Magazine article The Spectator

Seasonal Torture

Magazine article The Spectator

Seasonal Torture

Article excerpt

Three months until spring. Four months until the start of the cricket season. And only nine months until the radio starts playing 'Merry Xmas Everybody' again. Or have you heard enough of Christmas songs by now? Many of us had heard enough of them by Christmas 1988. Every October they return. The first strains of Shakin' Stevens emerging tentatively from high street shops.

Shane MacGowan and Kirsty MacColl, still bickering. Greg Lake, possibly alone now in believing in Father Christmas. Roy Wood's enormous beard, wishing it could be Christmas every day. And for three months of every year his wish is granted. Millions of Britons suffer the consequences.

(The only Golden Age Christmas hit you never hear any more is 'Another Rock'n' Roll Christmas' by Gary Glitter. I wonder why that might be. ) For this is a little corner of popular culture that has become completely stuck. One of the few recent additions to the canon has been Mariah Carey's 'All I Want For Christmas Is You', and that came out in 1994. It has always sounded like a new version of an old song, harnessing the now incarcerated spirit of Phil Spector, but Carey cowrote it herself, and this year it sold its millionth copy in the UK. As did, curiously, the Pogues and Ms MacColl's 'Fairytale of New York', which made its tenth visit to the Top 20 this December, reaching number 14. One can only marvel at such longevity, but this might have something to do with the absence of newer songs coming along to supersede it.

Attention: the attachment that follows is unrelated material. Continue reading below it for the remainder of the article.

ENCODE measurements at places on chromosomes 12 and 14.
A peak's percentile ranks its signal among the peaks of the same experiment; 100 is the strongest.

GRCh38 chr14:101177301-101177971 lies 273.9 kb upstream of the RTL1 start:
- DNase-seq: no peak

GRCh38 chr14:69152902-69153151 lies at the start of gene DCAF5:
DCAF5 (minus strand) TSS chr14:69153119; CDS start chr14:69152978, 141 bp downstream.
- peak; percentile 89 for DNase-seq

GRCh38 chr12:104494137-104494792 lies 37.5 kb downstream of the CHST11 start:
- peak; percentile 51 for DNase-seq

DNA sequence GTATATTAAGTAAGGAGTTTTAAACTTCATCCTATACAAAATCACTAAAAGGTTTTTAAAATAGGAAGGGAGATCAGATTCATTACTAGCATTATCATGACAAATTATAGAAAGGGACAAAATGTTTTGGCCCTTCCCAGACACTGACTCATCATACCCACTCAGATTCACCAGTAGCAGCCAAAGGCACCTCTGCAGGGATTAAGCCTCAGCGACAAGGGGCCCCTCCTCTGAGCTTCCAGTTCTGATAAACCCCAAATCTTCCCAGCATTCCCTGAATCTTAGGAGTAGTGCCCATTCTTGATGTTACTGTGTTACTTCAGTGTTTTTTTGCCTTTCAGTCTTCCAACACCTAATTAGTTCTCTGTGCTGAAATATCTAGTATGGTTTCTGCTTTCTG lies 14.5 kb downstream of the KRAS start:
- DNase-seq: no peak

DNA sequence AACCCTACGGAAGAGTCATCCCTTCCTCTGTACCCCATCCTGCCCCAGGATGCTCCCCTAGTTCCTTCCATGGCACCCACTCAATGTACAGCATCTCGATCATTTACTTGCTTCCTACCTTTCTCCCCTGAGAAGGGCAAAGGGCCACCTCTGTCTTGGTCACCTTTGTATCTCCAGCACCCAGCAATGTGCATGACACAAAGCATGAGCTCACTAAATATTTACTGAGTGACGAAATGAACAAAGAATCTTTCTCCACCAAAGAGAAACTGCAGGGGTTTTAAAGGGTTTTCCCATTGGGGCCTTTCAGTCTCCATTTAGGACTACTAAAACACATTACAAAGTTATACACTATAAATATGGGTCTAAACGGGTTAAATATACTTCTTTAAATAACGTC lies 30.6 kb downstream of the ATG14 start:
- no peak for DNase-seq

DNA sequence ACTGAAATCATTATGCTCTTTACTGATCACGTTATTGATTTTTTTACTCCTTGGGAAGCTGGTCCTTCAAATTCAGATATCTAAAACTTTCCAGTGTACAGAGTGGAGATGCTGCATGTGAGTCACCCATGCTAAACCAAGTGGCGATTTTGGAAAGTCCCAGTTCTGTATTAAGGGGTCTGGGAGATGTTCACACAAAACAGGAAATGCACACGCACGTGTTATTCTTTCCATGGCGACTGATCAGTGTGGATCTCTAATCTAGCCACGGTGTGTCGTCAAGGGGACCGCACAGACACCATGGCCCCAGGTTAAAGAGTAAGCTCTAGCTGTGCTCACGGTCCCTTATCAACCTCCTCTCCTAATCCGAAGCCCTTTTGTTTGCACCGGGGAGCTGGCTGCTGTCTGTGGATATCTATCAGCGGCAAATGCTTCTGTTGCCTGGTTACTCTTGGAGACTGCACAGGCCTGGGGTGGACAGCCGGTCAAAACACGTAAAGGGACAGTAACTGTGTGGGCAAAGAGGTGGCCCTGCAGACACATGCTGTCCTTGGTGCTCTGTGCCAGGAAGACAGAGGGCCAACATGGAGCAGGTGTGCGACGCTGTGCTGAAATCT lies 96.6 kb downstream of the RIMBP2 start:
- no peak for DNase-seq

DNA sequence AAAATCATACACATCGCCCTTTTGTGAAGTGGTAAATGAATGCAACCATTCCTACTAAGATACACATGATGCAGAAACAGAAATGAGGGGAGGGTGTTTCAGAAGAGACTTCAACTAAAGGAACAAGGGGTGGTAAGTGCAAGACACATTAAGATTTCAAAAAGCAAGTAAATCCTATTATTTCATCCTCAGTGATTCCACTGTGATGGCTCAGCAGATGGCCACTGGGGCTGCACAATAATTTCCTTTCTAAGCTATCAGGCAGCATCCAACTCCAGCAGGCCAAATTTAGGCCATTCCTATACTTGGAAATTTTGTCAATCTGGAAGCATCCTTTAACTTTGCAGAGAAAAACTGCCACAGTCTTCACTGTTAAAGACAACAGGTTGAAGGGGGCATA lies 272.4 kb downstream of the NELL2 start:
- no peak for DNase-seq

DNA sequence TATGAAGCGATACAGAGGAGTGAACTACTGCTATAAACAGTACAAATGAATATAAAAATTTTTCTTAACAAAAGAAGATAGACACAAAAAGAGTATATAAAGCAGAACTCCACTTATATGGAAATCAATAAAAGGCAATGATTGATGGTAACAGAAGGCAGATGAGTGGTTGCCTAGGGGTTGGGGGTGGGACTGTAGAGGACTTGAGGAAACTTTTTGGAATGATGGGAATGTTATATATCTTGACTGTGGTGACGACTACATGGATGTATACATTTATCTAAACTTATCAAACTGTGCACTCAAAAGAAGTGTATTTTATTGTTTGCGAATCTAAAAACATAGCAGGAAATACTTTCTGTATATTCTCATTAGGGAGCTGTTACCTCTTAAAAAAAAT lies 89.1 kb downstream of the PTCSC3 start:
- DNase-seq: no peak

So why no new Christmas hits? One or two critics have pinned the blame on Matthew Bannister, the one-time Radio 1 controller who reoriented the station towards de yoof in the mid-1990s and compelled his older listeners to flee to Radio 2. The end of Top of the Pops in 2006 has also been cited, although both these events were symptoms of a wider change in pop music, rather than their cause. The cross-generational consensus we had enjoyed in the 1970s and 1980s was finally crumbling, and the young were listening to stuff older listeners could not abide. The thing about Christmas songs is that they need to appeal to everyone. Pop hardly ever tries to do that any more. It has almost forgotten how. …

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